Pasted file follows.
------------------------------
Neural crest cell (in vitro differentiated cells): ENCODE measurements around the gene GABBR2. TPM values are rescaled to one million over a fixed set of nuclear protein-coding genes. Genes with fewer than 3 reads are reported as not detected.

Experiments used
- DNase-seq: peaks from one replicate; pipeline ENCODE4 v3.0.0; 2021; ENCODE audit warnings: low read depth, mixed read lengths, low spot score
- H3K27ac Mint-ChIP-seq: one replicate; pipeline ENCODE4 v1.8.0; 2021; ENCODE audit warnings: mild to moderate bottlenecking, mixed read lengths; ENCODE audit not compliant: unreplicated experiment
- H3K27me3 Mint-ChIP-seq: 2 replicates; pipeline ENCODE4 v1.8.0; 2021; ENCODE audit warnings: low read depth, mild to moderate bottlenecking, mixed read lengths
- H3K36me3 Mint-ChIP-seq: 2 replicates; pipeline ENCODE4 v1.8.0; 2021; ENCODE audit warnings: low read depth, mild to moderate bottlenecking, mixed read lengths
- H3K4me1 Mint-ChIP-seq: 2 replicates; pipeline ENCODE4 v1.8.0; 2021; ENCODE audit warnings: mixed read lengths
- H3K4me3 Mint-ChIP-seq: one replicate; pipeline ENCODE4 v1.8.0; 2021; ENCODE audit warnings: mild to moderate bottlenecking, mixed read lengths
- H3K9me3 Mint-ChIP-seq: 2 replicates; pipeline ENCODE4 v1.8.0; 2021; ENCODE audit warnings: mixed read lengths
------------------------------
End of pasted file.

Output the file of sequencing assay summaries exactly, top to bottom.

Neural crest cell (in vitro differentiated cells): ENCODE measurements around the gene GABBR2. TPM values are rescaled to one million over a fixed set of nuclear protein-coding genes. Genes with fewer than 3 reads are reported as not detected.

Experiments used
- DNase-seq: peaks from one replicate; pipeline ENCODE4 v3.0.0; 2021; ENCODE audit warnings: low read depth, mixed read lengths, low spot score
- H3K27ac Mint-ChIP-seq: one replicate; pipeline ENCODE4 v1.8.0; 2021; ENCODE audit warnings: mild to moderate bottlenecking, mixed read lengths; ENCODE audit not compliant: unreplicated experiment
- H3K27me3 Mint-ChIP-seq: 2 replicates; pipeline ENCODE4 v1.8.0; 2021; ENCODE audit warnings: low read depth, mild to moderate bottlenecking, mixed read lengths
- H3K36me3 Mint-ChIP-seq: 2 replicates; pipeline ENCODE4 v1.8.0; 2021; ENCODE audit warnings: low read depth, mild to moderate bottlenecking, mixed read lengths
- H3K4me1 Mint-ChIP-seq: 2 replicates; pipeline ENCODE4 v1.8.0; 2021; ENCODE audit warnings: mixed read lengths
- H3K4me3 Mint-ChIP-seq: one replicate; pipeline ENCODE4 v1.8.0; 2021; ENCODE audit warnings: mild to moderate bottlenecking, mixed read lengths
- H3K9me3 Mint-ChIP-seq: 2 replicates; pipeline ENCODE4 v1.8.0; 2021; ENCODE audit warnings: mixed read lengths